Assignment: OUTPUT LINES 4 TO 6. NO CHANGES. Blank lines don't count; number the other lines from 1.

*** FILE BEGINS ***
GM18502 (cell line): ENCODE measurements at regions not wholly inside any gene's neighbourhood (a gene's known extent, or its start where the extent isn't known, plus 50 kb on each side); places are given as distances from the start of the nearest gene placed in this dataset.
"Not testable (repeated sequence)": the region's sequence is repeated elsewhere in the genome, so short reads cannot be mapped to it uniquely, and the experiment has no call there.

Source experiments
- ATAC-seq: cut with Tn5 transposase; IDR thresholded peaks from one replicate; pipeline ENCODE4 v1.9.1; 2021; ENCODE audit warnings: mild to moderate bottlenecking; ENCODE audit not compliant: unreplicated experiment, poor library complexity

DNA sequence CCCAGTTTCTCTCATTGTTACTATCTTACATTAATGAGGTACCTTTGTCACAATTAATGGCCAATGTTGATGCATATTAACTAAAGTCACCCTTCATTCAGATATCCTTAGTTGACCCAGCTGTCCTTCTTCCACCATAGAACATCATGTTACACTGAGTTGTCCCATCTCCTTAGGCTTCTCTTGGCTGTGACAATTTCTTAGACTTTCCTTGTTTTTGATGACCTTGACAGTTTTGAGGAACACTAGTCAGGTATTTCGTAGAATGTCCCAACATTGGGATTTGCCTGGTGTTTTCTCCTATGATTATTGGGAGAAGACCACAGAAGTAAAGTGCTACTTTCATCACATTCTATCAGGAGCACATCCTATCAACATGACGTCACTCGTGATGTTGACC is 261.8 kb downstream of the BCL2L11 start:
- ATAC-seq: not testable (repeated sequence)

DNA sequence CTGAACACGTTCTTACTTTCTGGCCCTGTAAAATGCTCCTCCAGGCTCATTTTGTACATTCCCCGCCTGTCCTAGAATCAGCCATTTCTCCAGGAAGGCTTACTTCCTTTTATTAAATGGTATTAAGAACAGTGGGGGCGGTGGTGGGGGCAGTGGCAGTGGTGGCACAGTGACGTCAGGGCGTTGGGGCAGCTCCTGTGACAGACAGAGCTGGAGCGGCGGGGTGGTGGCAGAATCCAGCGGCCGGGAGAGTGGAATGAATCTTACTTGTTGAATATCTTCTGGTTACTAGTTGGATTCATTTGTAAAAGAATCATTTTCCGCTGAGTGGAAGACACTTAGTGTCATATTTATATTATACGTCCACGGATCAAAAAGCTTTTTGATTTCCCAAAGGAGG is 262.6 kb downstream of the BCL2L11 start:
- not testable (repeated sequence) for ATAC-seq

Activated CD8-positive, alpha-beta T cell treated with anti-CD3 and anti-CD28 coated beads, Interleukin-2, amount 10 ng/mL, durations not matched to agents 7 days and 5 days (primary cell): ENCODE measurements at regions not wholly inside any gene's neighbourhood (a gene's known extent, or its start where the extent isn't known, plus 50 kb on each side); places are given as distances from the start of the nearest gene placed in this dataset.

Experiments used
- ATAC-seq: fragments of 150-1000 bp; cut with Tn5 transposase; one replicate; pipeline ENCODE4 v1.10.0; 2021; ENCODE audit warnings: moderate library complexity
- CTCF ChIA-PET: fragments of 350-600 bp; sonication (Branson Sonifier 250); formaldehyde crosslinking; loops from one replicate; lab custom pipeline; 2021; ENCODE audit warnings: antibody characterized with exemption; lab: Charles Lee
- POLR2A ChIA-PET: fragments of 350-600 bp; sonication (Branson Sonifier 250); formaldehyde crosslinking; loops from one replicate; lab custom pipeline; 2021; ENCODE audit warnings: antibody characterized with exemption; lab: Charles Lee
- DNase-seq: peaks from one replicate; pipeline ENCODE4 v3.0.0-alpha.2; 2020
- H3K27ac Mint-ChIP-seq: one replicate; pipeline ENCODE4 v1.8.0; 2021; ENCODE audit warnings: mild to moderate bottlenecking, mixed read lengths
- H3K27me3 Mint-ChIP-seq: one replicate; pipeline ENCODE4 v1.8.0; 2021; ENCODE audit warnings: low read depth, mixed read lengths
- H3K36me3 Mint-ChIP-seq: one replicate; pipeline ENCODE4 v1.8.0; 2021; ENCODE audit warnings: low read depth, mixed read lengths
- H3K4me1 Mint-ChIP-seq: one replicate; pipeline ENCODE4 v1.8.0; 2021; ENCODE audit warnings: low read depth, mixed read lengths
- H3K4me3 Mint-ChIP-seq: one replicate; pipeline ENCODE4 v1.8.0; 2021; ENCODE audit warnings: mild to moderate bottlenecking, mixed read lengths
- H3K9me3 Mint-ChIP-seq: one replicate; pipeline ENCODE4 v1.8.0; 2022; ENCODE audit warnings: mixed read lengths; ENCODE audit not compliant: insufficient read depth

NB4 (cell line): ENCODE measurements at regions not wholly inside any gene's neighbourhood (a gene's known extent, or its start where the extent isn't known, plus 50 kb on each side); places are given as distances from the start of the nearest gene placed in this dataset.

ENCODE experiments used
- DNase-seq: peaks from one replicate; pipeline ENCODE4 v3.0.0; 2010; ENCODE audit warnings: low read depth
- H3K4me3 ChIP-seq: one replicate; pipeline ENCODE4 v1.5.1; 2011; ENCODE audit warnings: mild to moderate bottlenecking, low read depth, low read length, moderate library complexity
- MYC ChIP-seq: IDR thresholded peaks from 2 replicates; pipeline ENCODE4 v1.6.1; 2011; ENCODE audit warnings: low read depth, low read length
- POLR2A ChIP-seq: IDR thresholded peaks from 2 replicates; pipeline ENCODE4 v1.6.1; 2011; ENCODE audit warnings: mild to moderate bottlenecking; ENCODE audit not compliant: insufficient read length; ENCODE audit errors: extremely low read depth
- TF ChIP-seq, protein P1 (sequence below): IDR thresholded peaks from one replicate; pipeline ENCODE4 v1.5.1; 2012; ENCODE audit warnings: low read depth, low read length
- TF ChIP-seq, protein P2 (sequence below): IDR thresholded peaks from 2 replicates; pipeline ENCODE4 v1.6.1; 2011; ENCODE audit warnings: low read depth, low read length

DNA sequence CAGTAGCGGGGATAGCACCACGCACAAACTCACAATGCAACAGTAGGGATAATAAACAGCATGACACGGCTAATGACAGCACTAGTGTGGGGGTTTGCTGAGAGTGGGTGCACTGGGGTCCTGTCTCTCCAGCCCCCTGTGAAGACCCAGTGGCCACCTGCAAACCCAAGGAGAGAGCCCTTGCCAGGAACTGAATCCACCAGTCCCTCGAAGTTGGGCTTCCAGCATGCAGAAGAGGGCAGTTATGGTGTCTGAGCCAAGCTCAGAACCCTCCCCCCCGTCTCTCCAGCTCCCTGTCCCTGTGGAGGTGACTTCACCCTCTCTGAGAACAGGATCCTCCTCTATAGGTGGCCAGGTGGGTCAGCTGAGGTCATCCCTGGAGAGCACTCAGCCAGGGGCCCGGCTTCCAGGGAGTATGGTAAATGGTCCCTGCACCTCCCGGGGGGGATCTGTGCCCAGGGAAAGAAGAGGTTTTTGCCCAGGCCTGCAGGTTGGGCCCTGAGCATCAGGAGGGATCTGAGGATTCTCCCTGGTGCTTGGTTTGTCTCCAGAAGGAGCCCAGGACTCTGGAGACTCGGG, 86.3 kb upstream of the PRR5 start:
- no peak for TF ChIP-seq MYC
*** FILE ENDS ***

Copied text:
- ATAC-seq: cut with Tn5 transposase; IDR thresholded peaks from one replicate; pipeline ENCODE4 v1.9.1; 2021; ENCODE audit warnings: mild to moderate bottlenecking; ENCODE audit not compliant: unreplicated experiment, poor library complexity

DNA sequence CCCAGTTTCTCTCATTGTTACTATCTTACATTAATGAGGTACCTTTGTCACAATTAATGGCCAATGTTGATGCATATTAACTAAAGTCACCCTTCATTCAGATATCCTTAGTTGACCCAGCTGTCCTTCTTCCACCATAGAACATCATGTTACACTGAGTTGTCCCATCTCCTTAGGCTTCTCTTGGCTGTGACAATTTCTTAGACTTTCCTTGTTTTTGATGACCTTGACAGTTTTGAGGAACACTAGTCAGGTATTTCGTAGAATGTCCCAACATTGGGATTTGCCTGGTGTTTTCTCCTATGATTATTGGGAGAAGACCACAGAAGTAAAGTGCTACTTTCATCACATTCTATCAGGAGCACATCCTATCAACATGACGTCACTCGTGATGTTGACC is 261.8 kb downstream of the BCL2L11 start:
- ATAC-seq: not testable (repeated sequence)